How Low Bitcoin Could Go: Experts’ Insights

by BSC News

July 4, 2024


Investor concerns over U.S. inflation and interest rates, along with comments from Federal Reserve Chair Jerome Powell, have dampened optimism.

Bitcoin recently fell below $57,500, marking a 5% drop on July 4. This decline has left investors concerned about Bitcoin's future price movements. Here, we explore the possible reasons behind the dip and gather insights from experts on Bitcoin's potential trajectory.

Possible Reasons

Market Sentiment and Selling Pressure

Bitcoin's recent drop is attributed to several factors. A significant one is the lack of positive sentiment in the market. Consistent selling from spot markets has also dampened the mood among Bitcoin bulls. Anticipation over Mt. Gox payout, which will release 142,000 BTC worth about $9 billion, starting in July, has added selling pressure amid concerns about market absorption.


Impact of U.S. Inflation and Interest Rates

Investor concerns over U.S. inflation and interest rates continue to influence market behavior. Federal Reserve Chair Jerome Powell's remarks on the need for more work to tame inflation have added to the risk-averse sentiment. Powell's comments suggested that there might be only one interest rate cut this year, contrary to investors' hopes for two or more.


Long-Term Holders and Profit-Taking

recent analysis from IT Tech indicates that the downward trend is partly due to long-term holders cashing in on substantial profits. 

On July 3, the spent output profit ratio (SOPR) from long-term holders exceeded a value of 10, meaning BTC was sold for at least 10 times the initial purchase price. These holders, who typically retain their holdings for five to seven years, have contributed to the selling pressure.

Expert Predictions on Bitcoin's Future

Michael Novogratz: $55,000-$75,000 Range

Michael Novogratz, founder of Galaxy Digital Holdings Ltd., predicted in May that Bitcoin would trade within the $55,000-$75,000 range throughout Q2 2024. He believes that new market events will drive prices higher after the current stagnation. 


Novogratz attributes the market pause to strong economic readings and fading optimism over Federal Reserve rate cuts. He expects the consolidation to continue until there is an economic slowdown or post-election regulatory clarity.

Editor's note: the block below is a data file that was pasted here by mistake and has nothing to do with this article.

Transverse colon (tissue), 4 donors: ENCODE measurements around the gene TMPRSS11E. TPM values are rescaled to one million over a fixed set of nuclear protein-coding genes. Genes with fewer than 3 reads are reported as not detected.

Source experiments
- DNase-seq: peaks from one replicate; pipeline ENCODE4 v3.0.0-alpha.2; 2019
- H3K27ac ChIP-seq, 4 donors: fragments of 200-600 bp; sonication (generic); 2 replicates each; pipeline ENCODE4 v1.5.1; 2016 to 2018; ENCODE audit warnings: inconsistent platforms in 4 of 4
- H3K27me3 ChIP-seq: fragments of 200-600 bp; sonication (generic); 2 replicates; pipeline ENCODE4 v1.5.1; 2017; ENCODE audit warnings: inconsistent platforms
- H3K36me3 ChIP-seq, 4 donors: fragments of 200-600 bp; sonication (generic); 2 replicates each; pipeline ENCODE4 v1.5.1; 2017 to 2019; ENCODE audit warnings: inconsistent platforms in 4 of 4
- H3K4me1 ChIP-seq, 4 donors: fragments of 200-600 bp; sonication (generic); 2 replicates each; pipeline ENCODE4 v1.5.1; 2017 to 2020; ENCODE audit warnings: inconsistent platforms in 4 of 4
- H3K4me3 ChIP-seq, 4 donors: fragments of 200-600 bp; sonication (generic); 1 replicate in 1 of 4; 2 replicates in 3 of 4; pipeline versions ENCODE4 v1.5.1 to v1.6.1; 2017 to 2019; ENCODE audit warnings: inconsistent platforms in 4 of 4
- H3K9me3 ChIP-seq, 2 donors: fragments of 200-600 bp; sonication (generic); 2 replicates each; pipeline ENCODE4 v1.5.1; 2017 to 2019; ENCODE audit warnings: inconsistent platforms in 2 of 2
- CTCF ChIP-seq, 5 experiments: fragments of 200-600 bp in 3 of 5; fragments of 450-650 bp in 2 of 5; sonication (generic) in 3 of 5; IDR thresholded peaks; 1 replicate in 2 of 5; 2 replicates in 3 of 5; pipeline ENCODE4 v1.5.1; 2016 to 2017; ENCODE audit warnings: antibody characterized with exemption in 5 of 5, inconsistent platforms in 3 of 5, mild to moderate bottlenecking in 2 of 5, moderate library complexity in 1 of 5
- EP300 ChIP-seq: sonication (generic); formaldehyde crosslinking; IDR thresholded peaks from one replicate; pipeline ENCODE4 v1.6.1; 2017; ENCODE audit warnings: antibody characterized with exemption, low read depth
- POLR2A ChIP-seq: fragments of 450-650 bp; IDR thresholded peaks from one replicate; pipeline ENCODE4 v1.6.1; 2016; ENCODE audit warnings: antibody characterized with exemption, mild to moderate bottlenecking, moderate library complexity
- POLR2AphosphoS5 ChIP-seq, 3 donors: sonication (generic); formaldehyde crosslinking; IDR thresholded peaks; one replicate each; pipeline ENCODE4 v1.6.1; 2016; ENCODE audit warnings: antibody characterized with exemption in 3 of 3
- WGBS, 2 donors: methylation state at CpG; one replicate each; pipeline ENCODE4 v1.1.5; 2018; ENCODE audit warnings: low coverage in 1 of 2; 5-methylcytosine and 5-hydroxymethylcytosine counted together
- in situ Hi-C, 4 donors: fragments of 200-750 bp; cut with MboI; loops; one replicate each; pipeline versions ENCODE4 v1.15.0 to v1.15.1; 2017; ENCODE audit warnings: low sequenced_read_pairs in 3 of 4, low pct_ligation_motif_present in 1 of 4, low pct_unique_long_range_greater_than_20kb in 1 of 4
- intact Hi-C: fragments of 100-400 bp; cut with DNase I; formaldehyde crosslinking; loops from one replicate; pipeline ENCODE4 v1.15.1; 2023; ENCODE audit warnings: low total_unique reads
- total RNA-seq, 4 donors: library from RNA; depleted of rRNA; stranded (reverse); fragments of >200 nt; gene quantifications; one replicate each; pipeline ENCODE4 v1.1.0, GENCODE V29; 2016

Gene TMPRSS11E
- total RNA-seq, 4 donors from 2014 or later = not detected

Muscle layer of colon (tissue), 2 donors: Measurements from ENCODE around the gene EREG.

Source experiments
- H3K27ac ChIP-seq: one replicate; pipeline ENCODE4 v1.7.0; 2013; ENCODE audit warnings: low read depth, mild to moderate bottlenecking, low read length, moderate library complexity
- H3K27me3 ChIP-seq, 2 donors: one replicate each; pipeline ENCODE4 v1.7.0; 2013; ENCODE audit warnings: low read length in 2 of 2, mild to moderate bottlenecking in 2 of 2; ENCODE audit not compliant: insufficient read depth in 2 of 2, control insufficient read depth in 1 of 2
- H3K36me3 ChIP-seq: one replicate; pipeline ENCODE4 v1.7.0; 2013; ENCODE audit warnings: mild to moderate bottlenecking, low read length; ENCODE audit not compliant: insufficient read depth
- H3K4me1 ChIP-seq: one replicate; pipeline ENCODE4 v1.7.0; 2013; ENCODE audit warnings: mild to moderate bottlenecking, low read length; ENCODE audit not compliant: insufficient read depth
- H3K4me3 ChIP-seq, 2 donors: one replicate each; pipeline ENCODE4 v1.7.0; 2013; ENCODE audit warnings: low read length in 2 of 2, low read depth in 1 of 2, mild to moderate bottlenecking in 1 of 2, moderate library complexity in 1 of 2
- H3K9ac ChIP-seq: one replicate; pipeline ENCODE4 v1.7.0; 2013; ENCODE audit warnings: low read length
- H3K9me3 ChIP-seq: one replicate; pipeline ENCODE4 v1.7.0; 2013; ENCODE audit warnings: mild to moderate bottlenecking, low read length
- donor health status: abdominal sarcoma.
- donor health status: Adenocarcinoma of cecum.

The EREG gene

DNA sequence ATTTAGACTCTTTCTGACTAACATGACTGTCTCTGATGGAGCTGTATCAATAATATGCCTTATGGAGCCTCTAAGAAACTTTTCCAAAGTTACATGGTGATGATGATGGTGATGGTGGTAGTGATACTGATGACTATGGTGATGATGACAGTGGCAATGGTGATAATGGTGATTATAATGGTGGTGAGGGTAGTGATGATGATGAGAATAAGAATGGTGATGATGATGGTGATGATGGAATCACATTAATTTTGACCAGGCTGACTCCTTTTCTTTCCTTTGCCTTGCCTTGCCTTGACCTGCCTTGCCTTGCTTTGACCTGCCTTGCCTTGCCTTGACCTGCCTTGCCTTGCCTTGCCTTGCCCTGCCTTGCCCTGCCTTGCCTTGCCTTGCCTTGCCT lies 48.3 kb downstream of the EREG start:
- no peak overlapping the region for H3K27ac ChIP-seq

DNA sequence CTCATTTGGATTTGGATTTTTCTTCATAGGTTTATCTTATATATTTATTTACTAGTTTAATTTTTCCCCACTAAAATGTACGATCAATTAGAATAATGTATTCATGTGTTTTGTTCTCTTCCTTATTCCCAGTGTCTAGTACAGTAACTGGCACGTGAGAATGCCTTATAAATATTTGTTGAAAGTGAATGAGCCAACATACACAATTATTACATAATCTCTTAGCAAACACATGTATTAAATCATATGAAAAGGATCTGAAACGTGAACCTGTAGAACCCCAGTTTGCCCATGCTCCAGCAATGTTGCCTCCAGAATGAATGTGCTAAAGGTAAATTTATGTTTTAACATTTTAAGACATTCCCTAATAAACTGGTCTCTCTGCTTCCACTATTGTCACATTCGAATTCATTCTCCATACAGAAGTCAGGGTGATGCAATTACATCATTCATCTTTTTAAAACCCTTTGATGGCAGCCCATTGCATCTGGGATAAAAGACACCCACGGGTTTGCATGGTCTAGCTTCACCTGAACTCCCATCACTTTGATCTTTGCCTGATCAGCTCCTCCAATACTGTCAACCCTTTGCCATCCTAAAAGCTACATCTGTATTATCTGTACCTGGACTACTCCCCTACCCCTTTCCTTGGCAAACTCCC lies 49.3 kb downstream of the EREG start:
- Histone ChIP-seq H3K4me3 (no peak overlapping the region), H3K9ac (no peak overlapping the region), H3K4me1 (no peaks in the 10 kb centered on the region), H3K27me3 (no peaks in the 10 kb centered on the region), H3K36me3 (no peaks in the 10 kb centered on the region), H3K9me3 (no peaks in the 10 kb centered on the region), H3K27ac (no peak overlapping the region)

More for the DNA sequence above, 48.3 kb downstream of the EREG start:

Markus Thielen: Potential Drop to $50,000

In contrast, Markus Thielen, founder of 10X Research, predicts Bitcoin will break out of its consolidation range and decline toward $50,000. Thielen cites the potential realization of a double-top pattern and suggests that Bitcoin's sharp decline may just be beginning. Breaking the psychological $60,000 benchmark and moving towards $50,000 marks a significant shift in market sentiment.


Crypto Patel: Potential Drop to $55,000

Crypto analyst Crypto Patel shared a bearish outlook on Bitcoin, suggesting it could drop to $55,000 in the near future. Patel's forecast is based on a technical analysis of Bitcoin’s price movement and market structure, indicating a possible decline to $55,000 and potentially even to around $53,700.


CK Zheng: Miner Selling Pressure

CK Zheng, co-founder of ZX Squared Capital, notes that Bitcoin miners need to aggressively sell their Bitcoin reserves as their costs have more than doubled following the Bitcoin halving in April. This has added further selling pressure to the market. For example, mining giant Core Scientific sold more Bitcoin than it mined last month.


On the demand side, CK Zheng believes institutional investors will jump in to build new Bitcoin positions when the price drops to an attractive level. The allocation to Bitcoin by these investors is still at an early stage, suggesting potential future demand.


Disclaimer: The views expressed in this article do not necessarily represent the views of BSCNews. The information provided in this article is for educational and informational purposes only and should not be construed as investment advice. BSCNews assumes no responsibility for any investment decisions made based on the information provided in this article